By Tracie Hornung
This is the time of year when reindeer antlers might bring to mind those silly fabric antlers humans wear to holiday parties or attach to their dog’s heads. (Why they think a dog might enjoy this, I can’t answer.)
But some facts show that real reindeer antlers are pretty amazing.
But before we discuss antlers, let’s get our terminology cleared up. Reindeer and caribou are essentially the same. Here in the Western Hemisphere they’re commonly known as caribou; in Europe, reindeer. But even though we’re in the West, in light of the holiday season, let’s refer to them as reindeer.
Reindeer are members of the family Cervidae, including deer, elk and moose, and they are widely distributed across the Arctic and Subarctic. A small, endangered population in northern Idaho and northeastern Washington is the southernmost group in North America.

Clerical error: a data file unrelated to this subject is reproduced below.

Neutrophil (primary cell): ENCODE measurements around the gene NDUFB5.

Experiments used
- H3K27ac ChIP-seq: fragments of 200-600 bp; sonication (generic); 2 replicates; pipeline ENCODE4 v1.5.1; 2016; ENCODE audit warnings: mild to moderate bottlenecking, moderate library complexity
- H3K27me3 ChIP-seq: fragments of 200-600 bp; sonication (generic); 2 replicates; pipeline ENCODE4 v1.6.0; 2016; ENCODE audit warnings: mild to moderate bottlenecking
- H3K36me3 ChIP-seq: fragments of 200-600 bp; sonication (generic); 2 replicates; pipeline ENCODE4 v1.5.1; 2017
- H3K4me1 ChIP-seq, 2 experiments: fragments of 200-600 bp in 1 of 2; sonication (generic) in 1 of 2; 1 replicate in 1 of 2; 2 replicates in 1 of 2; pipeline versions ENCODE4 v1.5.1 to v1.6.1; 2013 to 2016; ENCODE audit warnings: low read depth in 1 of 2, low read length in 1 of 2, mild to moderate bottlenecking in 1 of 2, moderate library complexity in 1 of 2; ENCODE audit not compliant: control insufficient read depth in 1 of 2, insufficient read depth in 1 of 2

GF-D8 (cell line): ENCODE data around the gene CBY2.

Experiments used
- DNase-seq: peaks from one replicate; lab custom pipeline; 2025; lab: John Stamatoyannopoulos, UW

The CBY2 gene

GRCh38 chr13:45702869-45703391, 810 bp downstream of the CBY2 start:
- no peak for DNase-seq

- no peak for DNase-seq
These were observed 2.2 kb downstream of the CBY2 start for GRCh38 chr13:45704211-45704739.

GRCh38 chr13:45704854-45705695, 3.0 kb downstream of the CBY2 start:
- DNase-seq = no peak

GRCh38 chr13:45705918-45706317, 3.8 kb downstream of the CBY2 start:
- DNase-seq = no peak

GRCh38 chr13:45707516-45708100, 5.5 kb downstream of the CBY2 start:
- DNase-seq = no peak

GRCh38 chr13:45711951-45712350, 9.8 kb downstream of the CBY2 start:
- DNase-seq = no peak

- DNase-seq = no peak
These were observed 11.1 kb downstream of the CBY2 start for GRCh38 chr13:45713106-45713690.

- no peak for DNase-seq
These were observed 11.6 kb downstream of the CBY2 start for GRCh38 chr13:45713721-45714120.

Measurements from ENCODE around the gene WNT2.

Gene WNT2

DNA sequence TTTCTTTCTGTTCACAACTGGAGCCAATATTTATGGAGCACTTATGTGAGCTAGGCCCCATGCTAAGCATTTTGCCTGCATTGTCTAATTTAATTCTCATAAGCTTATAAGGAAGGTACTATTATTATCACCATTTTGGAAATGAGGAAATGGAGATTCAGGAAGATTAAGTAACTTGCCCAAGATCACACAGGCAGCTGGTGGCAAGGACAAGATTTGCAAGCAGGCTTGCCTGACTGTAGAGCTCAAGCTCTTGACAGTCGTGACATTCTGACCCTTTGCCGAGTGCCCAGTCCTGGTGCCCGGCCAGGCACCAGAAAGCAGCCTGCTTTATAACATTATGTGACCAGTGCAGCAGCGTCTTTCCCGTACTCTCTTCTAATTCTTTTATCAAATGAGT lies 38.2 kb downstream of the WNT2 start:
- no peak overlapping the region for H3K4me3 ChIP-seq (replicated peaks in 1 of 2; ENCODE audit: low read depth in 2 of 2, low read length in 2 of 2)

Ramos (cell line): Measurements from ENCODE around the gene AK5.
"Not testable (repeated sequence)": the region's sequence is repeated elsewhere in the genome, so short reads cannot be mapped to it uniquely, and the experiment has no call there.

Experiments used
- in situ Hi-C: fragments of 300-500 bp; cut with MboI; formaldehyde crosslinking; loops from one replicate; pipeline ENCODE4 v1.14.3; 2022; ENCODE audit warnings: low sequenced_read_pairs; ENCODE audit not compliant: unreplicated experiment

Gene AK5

Reindeer are the only cervid in which the females also have antlers. And male reindeer have the largest antlers relative to body size among deer. In some subspecies the bull reindeers’ antlers are the second largest of any deer, after the moose, and can range up to 39 inches in width and 53 inches in length.
Antlers grow from bony supporting structures called pedicels. Secretions from the pituitary gland initiate the growth of antlers, and growth is rapid — up to almost an inch per day. As they grow, they’re covered with skin and soft hair called velvet, which carries blood vessels and nerves.
As antlers reach the end of their growth, the centers become filled with coarse, spongy bone and marrow spaces. The velvet dies and wears off, helped along by the reindeer’s rubbing and thrashing its antlers against trees and other vegetation.
In winter, hormone stimulation to the male reindeer’s antlers wanes as daylight shortens. (Female reindeer don’t lose their antlers until calving time; spring or summer.) Without hormone stimulation the pedicel loses calcium, weakening the point of connection between it and the antler, and eventually the antler breaks off.
But Mother Nature sees to it that nothing goes to waste: Fallen antlers are eaten by rodents and other animals — a rich source of calcium and minerals for them.
For the difference between antlers and horns see the University of Michigan’s Animal Diversity Web site.
Here’s a unique way to save reindeer lives:
Glowing reindeer antlers deter car wrecks